Supreme Court to hear Tamil Nadu's plea against NGT order giving Vedanta Limited access to Tuticorin plant

The Supreme Court on Tuesday agreed to hear on August 17 the plea of Tamil Nadu government challenging an order of the National Green Tribunal giving Vedanta group access to the administrative unit inside its closed Sterlite copper plant at Tuticorin. 

  • Published 14.08.18
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The Supreme Court. Picture by Prem Singh

New Delhi, Aug 14 (PTI): The Supreme Court on Tuesday agreed to hear on August 17 the plea of Tamil Nadu government challenging an order of the National Green Tribunal giving Vedanta group access to the administrative unit inside its closed Sterlite copper plant at Tuticorin. 

A bench of Chief Justice Dipak Misra and Justice A M Khanwilkar considered the submission of the state government and posted its plea for hearing on August 17.

The NGT had on August 9 allowed Vedanta to enter its administrative unit inside its Sterlite copper plant, observing that no environmental damage would be caused by allowing access to the administrative section.

The tribunal, however, had said that the plant would remain closed and the company would not have access to its production unit and directed the district magistrate to ensure this.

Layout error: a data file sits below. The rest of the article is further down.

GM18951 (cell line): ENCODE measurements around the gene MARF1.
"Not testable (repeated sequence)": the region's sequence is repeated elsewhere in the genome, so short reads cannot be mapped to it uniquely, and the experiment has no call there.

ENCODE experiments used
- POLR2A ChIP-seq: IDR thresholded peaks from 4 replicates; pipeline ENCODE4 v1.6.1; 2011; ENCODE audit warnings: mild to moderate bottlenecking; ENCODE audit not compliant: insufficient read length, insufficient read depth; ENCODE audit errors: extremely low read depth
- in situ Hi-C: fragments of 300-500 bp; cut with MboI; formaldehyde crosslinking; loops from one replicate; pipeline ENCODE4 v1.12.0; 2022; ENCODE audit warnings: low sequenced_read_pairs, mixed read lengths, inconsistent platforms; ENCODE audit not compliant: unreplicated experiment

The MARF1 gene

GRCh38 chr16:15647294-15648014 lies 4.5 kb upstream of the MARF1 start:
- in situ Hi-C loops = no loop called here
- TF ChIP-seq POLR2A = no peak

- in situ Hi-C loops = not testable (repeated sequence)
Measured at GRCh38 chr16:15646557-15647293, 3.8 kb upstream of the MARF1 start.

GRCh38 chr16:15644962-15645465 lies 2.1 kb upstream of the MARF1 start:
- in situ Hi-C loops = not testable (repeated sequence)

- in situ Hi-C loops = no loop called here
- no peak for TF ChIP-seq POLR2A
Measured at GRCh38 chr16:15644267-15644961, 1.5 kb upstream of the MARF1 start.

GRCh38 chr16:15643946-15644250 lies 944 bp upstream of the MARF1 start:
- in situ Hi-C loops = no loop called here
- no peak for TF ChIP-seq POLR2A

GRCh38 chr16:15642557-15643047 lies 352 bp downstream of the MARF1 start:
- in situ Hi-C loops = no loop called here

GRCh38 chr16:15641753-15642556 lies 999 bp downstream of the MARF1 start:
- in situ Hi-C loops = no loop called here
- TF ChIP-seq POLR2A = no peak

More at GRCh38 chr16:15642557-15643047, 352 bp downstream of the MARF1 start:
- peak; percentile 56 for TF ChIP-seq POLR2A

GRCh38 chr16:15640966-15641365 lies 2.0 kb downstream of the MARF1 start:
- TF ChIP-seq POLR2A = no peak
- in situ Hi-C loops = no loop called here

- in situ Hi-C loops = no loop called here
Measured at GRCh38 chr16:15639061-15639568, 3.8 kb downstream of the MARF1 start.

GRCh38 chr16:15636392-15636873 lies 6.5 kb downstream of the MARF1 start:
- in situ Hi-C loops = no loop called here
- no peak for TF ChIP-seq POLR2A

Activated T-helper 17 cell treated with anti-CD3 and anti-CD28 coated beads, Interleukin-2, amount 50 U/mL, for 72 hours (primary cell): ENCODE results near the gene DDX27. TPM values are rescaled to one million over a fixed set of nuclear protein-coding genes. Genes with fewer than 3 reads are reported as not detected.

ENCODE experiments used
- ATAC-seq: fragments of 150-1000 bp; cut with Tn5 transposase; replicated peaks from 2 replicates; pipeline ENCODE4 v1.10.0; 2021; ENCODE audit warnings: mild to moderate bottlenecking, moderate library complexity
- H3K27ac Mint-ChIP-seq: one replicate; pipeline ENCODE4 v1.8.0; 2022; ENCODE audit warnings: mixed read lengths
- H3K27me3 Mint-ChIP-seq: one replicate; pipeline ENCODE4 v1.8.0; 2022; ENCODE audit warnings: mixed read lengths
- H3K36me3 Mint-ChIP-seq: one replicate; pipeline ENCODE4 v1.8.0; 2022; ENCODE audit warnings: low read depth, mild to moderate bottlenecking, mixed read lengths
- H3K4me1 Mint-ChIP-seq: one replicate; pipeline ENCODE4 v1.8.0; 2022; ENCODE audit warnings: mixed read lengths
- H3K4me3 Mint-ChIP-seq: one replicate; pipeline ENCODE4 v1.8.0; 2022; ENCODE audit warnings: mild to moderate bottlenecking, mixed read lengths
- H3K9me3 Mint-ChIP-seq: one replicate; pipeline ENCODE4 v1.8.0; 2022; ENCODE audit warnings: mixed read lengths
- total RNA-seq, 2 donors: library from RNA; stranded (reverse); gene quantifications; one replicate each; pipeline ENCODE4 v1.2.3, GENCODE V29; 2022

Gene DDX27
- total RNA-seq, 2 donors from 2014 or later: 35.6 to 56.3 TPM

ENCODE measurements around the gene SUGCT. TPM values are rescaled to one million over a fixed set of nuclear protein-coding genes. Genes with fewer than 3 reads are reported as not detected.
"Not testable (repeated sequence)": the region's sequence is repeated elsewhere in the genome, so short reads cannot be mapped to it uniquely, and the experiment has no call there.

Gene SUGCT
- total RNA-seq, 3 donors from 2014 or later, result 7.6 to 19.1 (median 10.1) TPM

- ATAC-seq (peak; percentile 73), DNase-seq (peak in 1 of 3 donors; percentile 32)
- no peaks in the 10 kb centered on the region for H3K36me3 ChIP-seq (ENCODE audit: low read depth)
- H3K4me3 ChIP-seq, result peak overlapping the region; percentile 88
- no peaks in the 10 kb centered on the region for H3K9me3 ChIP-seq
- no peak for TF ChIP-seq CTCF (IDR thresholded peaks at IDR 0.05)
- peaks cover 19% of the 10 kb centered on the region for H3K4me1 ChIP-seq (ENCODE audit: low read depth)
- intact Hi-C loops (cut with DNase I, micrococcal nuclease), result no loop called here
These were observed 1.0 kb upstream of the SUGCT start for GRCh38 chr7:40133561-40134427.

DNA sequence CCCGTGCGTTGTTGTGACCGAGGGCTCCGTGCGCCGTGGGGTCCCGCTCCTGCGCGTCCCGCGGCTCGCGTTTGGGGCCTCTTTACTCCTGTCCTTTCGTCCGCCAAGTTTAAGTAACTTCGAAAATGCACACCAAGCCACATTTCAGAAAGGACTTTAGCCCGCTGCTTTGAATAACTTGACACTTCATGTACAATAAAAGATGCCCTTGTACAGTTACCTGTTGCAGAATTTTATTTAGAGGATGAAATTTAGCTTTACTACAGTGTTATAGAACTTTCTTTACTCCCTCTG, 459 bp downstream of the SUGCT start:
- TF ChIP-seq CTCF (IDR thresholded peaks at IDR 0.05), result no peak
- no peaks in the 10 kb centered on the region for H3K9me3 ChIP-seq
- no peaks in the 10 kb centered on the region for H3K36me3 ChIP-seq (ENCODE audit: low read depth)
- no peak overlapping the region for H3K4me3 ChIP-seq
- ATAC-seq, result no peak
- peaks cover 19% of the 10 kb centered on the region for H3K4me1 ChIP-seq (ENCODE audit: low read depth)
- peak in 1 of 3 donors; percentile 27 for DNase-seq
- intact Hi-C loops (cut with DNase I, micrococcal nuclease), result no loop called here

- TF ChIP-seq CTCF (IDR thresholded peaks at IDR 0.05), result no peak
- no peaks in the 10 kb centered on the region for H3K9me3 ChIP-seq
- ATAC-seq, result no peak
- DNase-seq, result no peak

The Tamil Nadu government had, on May 28, ordered the state pollution control board to seal and “permanently” close the mining group's copper plant following violent protests over pollution concerns.

Sterlite's factory had made headlines in March 2013 when a gas leak led to the death of a person and injured several others, after which then chief minister J. Jayalalithaa had ordered its closure.

The company had then appealed to the NGT, which had overturned the government order. The state had then moved the Supreme Court against it and the case is still pending.

The Supreme Court had then ordered the company to pay Rs 100 crore as compensation for polluting the environment.

Following the latest protests and police firing, the plant was closed on March 27.

After Sterlite announced its plans to expand the Tuticorin plant, villagers around it started fresh protests that continued for over 100 days, culminating in the May 22 police firing on protestors that claimed 13 lives and left scores injured.

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